A naked hula hoop is not much to look at. This lady used to be neon-rainbow-striped with a spiral of glitter in between. The look served her well for many years, but like all favorite outfits, it eventually sprouted loose threads and wore thin on the elbows. It was finally time for new tape! Yay!

I had been waiting for this moment ever since my sis-in-law Em got me this awesome fantastic box of hula hoop tape. This hula hoop has been with me since I took a Hoopnotica class circa 2005 (!), and the tape lasted forever!

For this first attempt, I turned to Lara Eastburn’s handy “Five Simple Tips for Taping a Hoop.”
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I was 15 years old the first time I went to hear Ray Bradbury speak. I rode with a friend and her mom out to a cramped little library in the middle of the desert, to a tiny town called Lucerne Valley. It was so old-school you could still see where they used to park the covered wagons.

And it was packed.

We had to park way out among the Joshua trees and walk like concertgoers through rows of cars up to the brightly-lit library. We wormed our way through excited book nerds and squeezed in, ducking beneath a latticework of elbows until we reached an open spot on the floor near the front, where we sat cross-legged like good little children.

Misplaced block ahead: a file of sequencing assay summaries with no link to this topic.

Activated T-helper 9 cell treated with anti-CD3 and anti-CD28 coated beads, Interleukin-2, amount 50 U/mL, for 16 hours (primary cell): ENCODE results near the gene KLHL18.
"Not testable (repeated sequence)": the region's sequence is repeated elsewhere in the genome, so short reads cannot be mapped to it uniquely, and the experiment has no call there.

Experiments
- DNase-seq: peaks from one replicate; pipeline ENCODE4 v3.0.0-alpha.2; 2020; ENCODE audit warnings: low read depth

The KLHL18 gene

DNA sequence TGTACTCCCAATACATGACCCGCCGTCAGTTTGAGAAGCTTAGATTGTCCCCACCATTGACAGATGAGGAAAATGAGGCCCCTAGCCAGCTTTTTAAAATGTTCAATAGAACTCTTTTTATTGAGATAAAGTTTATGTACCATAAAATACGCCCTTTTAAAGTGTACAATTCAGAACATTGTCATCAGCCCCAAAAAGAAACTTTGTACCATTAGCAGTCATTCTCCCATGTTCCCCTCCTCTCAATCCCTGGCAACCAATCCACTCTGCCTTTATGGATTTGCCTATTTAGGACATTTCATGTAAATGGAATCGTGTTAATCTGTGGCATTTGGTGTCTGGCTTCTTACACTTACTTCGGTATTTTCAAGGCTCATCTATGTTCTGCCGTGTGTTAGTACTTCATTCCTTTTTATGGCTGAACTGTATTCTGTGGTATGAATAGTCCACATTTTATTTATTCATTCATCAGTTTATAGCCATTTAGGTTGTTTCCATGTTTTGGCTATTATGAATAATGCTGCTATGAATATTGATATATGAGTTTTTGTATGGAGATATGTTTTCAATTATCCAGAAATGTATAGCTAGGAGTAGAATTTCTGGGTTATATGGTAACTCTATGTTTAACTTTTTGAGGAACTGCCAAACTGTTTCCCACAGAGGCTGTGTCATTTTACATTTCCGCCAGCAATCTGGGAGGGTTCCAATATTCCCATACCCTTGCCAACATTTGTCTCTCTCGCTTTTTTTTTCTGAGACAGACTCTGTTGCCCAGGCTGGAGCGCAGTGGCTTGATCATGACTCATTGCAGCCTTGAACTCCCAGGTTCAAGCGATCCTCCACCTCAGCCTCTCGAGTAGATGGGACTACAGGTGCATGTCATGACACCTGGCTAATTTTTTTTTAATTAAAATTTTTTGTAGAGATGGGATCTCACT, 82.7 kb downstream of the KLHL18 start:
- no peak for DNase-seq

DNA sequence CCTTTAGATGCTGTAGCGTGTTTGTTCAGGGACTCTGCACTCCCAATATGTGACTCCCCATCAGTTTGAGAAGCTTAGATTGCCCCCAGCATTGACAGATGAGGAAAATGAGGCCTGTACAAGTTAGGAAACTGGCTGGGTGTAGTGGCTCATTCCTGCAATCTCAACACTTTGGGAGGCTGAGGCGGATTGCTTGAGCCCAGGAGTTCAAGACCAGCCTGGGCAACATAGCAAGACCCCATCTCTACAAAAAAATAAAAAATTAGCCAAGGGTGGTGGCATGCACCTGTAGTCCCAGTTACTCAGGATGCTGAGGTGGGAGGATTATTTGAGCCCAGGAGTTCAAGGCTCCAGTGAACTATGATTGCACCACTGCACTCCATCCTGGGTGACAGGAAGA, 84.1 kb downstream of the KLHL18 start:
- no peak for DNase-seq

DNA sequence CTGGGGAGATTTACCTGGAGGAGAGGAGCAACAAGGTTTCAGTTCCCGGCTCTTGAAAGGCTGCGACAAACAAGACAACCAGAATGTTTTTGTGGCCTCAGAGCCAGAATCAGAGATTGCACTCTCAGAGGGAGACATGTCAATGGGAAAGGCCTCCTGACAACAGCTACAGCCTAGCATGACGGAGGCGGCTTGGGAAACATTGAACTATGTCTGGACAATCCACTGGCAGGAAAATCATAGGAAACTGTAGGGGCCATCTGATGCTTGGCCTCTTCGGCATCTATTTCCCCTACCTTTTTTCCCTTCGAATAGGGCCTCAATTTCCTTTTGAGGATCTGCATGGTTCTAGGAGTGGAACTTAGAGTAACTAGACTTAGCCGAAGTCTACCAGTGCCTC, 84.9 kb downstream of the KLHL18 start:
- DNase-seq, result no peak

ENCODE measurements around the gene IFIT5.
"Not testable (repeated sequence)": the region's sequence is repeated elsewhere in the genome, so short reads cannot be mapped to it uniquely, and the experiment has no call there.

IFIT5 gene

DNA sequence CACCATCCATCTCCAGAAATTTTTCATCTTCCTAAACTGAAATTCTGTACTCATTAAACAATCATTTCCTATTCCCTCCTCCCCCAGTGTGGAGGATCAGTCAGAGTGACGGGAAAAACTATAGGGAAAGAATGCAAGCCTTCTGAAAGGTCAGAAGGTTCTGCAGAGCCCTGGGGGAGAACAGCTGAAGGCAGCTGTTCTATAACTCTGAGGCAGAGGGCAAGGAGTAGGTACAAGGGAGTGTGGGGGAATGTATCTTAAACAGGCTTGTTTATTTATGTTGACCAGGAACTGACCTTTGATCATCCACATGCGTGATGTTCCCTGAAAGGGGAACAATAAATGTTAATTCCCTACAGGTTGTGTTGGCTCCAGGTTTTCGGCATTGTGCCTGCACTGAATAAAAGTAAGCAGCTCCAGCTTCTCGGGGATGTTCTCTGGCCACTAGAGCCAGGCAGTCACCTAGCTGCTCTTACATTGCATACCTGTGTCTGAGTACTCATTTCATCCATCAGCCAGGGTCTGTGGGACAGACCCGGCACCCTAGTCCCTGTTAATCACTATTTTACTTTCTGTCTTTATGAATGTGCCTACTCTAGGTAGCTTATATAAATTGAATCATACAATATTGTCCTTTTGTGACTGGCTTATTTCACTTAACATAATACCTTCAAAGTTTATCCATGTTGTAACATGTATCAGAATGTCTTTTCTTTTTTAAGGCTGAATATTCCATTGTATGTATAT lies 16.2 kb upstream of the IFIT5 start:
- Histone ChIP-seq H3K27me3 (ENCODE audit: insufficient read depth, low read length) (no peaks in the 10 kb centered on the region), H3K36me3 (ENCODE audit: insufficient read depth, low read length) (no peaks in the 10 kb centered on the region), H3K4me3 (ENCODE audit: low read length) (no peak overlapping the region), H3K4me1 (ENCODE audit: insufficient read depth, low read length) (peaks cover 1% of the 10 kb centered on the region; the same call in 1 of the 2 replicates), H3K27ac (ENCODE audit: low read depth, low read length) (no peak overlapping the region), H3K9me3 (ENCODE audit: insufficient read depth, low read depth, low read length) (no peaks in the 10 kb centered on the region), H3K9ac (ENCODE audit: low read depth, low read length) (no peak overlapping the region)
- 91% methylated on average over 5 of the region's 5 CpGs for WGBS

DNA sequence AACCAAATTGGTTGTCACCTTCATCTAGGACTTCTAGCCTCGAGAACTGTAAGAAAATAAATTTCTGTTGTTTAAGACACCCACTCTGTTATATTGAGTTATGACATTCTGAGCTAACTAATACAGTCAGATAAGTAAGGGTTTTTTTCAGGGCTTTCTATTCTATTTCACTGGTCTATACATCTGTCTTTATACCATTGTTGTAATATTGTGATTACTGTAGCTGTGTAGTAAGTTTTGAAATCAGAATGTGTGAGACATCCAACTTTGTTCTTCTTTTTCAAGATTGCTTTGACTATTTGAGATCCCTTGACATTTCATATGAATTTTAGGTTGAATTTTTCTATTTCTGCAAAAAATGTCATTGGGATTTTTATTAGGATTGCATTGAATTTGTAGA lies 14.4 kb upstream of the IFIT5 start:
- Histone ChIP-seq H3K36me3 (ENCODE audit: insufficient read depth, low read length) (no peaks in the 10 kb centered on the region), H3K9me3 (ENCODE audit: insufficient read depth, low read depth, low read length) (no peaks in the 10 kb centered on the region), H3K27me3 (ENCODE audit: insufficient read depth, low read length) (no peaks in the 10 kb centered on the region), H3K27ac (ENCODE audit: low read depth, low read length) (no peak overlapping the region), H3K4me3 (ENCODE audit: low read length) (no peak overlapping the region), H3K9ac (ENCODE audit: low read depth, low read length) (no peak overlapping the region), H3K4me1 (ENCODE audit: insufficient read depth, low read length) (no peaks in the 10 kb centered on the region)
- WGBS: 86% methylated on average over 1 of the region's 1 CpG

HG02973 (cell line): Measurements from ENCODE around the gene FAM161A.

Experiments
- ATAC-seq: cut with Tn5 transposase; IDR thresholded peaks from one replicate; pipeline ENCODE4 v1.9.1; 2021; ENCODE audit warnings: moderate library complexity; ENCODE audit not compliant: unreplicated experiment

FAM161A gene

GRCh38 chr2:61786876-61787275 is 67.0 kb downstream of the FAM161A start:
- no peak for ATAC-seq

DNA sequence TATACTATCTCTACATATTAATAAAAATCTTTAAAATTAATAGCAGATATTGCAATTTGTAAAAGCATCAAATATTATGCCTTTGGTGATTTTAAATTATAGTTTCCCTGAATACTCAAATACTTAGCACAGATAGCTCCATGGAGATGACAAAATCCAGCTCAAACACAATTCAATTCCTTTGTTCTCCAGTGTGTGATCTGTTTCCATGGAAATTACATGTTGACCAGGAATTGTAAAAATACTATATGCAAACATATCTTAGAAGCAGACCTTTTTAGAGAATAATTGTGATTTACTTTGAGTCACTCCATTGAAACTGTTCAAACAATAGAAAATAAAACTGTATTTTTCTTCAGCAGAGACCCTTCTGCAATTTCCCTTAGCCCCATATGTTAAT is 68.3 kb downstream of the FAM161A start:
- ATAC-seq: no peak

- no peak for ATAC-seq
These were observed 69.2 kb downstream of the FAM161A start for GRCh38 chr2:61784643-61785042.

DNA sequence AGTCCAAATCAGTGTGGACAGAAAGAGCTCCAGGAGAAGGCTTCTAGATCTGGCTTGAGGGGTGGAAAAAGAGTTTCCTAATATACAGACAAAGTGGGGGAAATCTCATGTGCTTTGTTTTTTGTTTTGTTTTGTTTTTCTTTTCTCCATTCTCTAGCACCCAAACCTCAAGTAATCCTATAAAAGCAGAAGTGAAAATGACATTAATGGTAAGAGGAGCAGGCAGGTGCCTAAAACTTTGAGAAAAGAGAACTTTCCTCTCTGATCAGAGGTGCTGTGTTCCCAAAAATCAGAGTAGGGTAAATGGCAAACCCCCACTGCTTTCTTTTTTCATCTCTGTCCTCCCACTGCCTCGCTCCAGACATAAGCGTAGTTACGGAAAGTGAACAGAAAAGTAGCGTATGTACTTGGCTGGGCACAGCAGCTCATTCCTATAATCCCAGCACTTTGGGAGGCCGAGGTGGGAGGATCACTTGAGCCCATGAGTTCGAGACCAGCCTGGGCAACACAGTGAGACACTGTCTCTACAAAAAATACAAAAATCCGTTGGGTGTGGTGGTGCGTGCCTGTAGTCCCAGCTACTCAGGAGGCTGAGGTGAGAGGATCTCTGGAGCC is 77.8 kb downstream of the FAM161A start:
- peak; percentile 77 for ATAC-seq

I couldn’t believe it. There he was! In the flesh! Mr. Ray Bradbury, Celebrated Storyteller and National Treasure—the guy who wrote Fahrenheit 451!—with his gleaming white hair, thick black glasses, and the biggest smile I’ve ever seen on a human.

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So the kid and I recently went to our first ever Movies in the Park in Redlands, California, to watch The Lego Movie.

How was it, you ask?

It was AWESOME!!

Firstly, it was in Downtown Redlands, which, if you are not familiar, is the coolest town in the I.E. It’s filled with unique shops and tree-lined walkways and fantastic eateries. There’s a gorgeous old library next to the Lincoln Memorial, an outdoor amphitheater where Shakespeare is performed in season, and a historical neighborhood with more Victorian mansions than you can shake a cat at. Let’s put it this way…everyone in the Inland Empire wants to live in Redlands. And if they don’t, then they’re lying…because Redlands is AWESOME.¹

Secondly, against all astronomical odds — especially during a popular event like this —  I found parking within smelling distance of a healthy fart. That’s how close we were. AWESOME!